Vision of Hope

Nursing home care in Chino , Congregate home for brain injury 

Vision is one of nature’s great gifts.

It’s essential to safety, work, and living a meaningful life. But vision is often compromised when traumatic brain injury (TBI) occurs, leaving patients with deficits that require specialized clinical care.

Head trauma can cause serious vision impairments. It may also affect hearing, mobility, and may damage the vestibular and proprioception systems (which provide a sense of balance and spatial orientation). All these systems are interconnected with vision.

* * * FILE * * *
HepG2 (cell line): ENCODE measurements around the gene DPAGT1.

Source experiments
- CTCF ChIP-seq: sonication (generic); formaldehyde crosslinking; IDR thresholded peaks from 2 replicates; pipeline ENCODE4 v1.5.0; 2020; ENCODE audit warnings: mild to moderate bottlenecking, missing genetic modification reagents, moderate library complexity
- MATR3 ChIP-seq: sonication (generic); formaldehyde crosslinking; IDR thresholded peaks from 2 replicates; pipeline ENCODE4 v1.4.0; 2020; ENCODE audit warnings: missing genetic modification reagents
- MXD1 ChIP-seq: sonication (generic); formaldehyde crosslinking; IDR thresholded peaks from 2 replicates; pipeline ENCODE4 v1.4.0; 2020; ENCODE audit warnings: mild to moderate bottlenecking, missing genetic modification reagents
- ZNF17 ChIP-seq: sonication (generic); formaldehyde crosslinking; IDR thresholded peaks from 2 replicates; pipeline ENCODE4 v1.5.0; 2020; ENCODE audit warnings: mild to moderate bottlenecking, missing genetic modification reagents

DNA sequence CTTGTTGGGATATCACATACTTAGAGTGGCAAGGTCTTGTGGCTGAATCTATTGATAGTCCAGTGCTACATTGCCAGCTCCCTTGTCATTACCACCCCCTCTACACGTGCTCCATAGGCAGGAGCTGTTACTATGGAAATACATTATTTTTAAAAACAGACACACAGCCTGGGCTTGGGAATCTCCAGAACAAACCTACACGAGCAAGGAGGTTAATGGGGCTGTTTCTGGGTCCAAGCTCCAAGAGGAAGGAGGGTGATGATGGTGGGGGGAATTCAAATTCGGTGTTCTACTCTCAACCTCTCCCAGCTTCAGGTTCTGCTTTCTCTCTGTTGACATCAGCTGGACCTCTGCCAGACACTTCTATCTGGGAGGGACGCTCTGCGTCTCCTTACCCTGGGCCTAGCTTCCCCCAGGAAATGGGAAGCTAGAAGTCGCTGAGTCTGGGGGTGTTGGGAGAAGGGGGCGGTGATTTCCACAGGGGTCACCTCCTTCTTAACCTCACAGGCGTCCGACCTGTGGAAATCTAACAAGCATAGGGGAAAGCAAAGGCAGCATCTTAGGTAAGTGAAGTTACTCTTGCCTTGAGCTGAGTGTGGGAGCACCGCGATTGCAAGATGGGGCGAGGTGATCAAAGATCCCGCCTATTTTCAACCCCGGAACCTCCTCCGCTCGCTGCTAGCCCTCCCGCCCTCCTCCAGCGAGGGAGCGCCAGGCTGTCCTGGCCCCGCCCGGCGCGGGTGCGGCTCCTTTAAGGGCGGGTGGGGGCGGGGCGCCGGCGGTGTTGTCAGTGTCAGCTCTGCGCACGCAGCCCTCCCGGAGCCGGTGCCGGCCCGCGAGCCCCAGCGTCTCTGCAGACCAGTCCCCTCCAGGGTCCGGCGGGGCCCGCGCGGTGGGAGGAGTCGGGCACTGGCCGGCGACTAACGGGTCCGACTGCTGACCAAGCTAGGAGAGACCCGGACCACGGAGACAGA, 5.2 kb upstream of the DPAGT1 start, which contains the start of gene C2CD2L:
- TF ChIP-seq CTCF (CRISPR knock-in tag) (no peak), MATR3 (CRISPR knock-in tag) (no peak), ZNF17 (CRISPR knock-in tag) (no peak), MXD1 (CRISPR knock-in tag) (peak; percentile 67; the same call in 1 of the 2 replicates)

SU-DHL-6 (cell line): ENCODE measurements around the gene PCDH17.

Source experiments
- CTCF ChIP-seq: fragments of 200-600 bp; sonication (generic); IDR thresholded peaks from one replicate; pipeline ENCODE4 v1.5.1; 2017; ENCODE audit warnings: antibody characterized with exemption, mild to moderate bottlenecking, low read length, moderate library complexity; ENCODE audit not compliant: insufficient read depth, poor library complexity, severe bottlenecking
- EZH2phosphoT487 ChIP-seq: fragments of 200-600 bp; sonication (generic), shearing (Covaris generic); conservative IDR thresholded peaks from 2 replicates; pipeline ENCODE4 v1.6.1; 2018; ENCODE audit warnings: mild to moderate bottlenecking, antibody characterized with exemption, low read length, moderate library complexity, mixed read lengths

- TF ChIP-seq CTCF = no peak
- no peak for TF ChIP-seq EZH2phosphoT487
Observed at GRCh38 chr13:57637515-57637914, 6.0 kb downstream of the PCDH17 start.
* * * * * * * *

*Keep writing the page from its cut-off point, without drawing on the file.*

Other trauma-induced visual problems may include:

• Double-vision; limited field of vision
• Eyes that do not track objects correctly
• Uncoordinated eye and body movements
• Sensitivity to light; fatigue
• Poor depth perception
• Difficulty reading

1. FRONTAL LOBE:
Eye Movement Planning
2. PARIETAL LOBE:
Visuospatial Map,
Visual Attention
3. MIDDLE TEMPORAL LOBE:
Motion Perception
4. INFERIOR TEMPORAL LOBE:
Object Perception
5. MIDBRAIN:
Visual Orientation
and Eye Movements
6. BRAINSTEM:
Eye Movements Integrated
with Vestibular Input
7. CEREBELLUM:
Moderates Eye Movements
8. OCCIPITAL LOBE:
Shape, Contrast, Color